There are days when the universe seems like a game of Mad Libs gone horribly wrong.

July 13, 1855 is on that list.

It’s the day of the Toronto Circus Riot, which sounds baffling and bizarre from the name alone, but the details are even weirder.

The story starts with clowns at a bordello (see, I told you this would get really strange).

They were members of S.B. Howe’s Star Troupe Menagerie & Circus, an American traveling circus that was performing in Canada at the time.

Several clowns from the troupe were drinking and presumably carousing at the house of ill fame when they somehow got into a fight.

Either these locals started arguing with the clowns, or the clowns were being obnoxious and the locals took exception, or, by one telling, a clown knocked the hat off one of the locals’ heads.

In all of these versions the clowns win the fight and go back to their sordid brothel activities.

But the catch was, at least one of the men the clowns beat up was a Toronto firefighter.

And while today’s firefighters are generally a hardworking and law-abiding bunch, the firefighters of 1850s Toronto were not that.

In fact, not long before the Circus Riot there was the Firemen’s Riot, in which two rival firefighting companies started pummeling each other in the street instead of putting out the massive building fire they had come to stop.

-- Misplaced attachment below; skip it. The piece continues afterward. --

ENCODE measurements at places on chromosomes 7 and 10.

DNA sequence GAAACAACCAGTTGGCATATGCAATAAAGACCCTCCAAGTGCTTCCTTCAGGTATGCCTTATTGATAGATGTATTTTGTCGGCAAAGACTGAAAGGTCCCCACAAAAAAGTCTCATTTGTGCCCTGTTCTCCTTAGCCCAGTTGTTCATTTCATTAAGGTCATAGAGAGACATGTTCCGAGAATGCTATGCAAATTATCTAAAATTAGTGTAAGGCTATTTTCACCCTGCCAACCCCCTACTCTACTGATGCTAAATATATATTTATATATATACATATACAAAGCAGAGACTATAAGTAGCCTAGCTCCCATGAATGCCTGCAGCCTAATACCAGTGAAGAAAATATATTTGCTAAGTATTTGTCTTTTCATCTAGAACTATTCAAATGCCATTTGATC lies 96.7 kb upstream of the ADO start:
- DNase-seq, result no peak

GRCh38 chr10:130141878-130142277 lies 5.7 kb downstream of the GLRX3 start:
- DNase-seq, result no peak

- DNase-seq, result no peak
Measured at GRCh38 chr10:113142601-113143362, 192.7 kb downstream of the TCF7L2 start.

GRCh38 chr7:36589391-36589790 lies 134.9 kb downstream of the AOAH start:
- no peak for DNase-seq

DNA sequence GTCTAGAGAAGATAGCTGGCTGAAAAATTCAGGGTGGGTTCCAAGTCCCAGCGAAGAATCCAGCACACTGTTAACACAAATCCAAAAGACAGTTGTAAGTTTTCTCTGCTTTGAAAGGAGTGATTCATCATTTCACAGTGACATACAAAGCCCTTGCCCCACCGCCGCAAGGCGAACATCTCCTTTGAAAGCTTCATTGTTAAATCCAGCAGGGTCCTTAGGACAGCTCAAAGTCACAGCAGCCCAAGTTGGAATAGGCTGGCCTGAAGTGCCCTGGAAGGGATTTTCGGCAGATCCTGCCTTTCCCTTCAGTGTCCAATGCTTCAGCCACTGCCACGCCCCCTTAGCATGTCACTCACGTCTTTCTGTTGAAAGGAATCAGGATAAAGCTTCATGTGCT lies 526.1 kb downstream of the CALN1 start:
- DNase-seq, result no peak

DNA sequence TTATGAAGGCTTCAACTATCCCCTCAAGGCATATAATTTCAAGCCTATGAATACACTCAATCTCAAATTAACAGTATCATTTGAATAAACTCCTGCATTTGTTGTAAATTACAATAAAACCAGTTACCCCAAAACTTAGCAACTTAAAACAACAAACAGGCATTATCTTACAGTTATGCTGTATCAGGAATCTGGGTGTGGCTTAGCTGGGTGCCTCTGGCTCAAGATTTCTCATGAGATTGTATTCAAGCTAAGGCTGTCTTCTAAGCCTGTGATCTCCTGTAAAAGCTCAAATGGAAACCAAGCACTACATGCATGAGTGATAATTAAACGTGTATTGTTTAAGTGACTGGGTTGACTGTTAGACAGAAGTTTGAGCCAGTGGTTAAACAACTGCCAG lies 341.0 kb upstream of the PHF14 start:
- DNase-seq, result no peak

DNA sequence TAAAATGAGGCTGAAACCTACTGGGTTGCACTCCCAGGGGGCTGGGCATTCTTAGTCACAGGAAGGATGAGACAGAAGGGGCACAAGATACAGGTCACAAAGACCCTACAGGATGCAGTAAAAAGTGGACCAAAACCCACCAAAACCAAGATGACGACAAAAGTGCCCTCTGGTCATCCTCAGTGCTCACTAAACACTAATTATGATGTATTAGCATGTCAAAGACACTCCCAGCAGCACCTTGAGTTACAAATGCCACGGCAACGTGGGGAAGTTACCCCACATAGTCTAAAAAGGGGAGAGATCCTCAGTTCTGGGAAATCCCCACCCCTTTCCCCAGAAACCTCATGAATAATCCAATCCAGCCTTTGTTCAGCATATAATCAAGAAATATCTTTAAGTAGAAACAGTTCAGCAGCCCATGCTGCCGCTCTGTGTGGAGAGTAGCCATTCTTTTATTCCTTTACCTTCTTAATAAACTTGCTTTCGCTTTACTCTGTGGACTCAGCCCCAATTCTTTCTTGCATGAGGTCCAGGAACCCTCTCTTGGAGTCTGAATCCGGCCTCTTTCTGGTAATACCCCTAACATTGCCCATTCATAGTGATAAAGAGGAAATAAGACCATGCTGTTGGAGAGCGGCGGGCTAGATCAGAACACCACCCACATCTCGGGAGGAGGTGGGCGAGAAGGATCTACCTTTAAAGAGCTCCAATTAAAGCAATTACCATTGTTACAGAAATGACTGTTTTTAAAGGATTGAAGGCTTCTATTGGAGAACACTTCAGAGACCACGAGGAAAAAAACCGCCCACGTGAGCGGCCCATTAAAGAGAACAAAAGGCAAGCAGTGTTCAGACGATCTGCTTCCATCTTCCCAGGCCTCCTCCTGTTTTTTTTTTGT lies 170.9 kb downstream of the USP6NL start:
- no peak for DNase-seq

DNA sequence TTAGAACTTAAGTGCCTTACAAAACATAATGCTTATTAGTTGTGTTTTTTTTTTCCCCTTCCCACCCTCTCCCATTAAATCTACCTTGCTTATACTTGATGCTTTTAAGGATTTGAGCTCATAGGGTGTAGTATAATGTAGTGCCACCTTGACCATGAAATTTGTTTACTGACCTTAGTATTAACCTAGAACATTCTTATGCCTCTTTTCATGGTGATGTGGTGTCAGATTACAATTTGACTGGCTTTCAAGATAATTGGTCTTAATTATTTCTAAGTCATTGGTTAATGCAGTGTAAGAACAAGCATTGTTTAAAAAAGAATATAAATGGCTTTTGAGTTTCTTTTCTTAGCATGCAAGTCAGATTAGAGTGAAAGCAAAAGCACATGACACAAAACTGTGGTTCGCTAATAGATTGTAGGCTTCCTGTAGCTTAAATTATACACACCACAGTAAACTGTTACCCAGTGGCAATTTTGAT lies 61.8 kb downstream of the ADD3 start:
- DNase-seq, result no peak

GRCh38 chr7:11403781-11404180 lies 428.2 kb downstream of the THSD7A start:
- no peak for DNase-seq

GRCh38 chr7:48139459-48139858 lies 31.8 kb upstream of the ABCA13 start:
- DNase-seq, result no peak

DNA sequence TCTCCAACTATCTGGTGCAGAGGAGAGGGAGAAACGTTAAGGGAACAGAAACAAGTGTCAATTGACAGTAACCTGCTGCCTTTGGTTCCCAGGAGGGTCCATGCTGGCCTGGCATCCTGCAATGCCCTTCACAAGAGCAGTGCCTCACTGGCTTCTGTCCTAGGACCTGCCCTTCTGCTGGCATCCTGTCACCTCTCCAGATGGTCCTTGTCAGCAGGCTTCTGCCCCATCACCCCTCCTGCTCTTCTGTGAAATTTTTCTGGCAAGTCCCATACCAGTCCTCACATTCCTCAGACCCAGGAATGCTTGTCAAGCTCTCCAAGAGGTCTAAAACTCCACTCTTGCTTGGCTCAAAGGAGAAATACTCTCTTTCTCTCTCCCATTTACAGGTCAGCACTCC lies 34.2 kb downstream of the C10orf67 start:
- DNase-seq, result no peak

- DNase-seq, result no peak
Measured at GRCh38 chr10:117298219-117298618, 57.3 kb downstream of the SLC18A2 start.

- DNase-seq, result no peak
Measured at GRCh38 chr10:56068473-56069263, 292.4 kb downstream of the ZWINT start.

Anyway, these firefighters must have told their colleagues what the clowns had done to them at the bordello, because the very next night, as the circus troupe performed, a crowd gathered outside their tent.

The firefighters started smashing up all the circus wagons and knocking them over.

Some of their supporters lit one of the wagons on fire, while others tossed rocks at the circus tent.

The police came to the scene, but since they were tight with the firefighters they didn’t stop any of the violence and made no arrests at the time.

Later they would claim they just couldn’t identify any of the rioters.

Finally the mayor of Toronto called in a militia to restore order, at which point the circus folk gathered up their surviving property and got right out of town.

And in a weird way, this absolutely bonkers event ended up being a turning point in the early history of Toronto.

In reviewing what had gone wrong in the Circus Riot, city leaders decided that there was a systemic problem with the police and fire services.

They fired all the cops, from the chief on down, and reorganized both police and fire into more modern, professional organizations.

I’m no expert on either department, but I’m pretty sure neither of them has gotten into a citywide brawl with clowns since then.

Another story from the Things Going Off The Rails Desk: a grocery store in New Zealand decided to hop on the artificial intelligence bandwagon.

Shoppers could enter a set of ingredients and the Pak ‘n Save Savey Meal Bot would generate a recipe, only the ingredients didn’t have to be actual food.

One guy got the site to suggest the very dangerous recipe for chlorine gas.

Another got a recipe for “mysterious meat stew,” with the main ingredient: 500 grams of human flesh, “chopped.”

Alert the Soylent Green factory at once!

The Toronto Circus Riot of 1855 — the day the clowns picked the wrong Toronto brothel (Spacing)


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Photo by SkiEngineer – Own work, CC BY-SA 4.0, via Wikicommons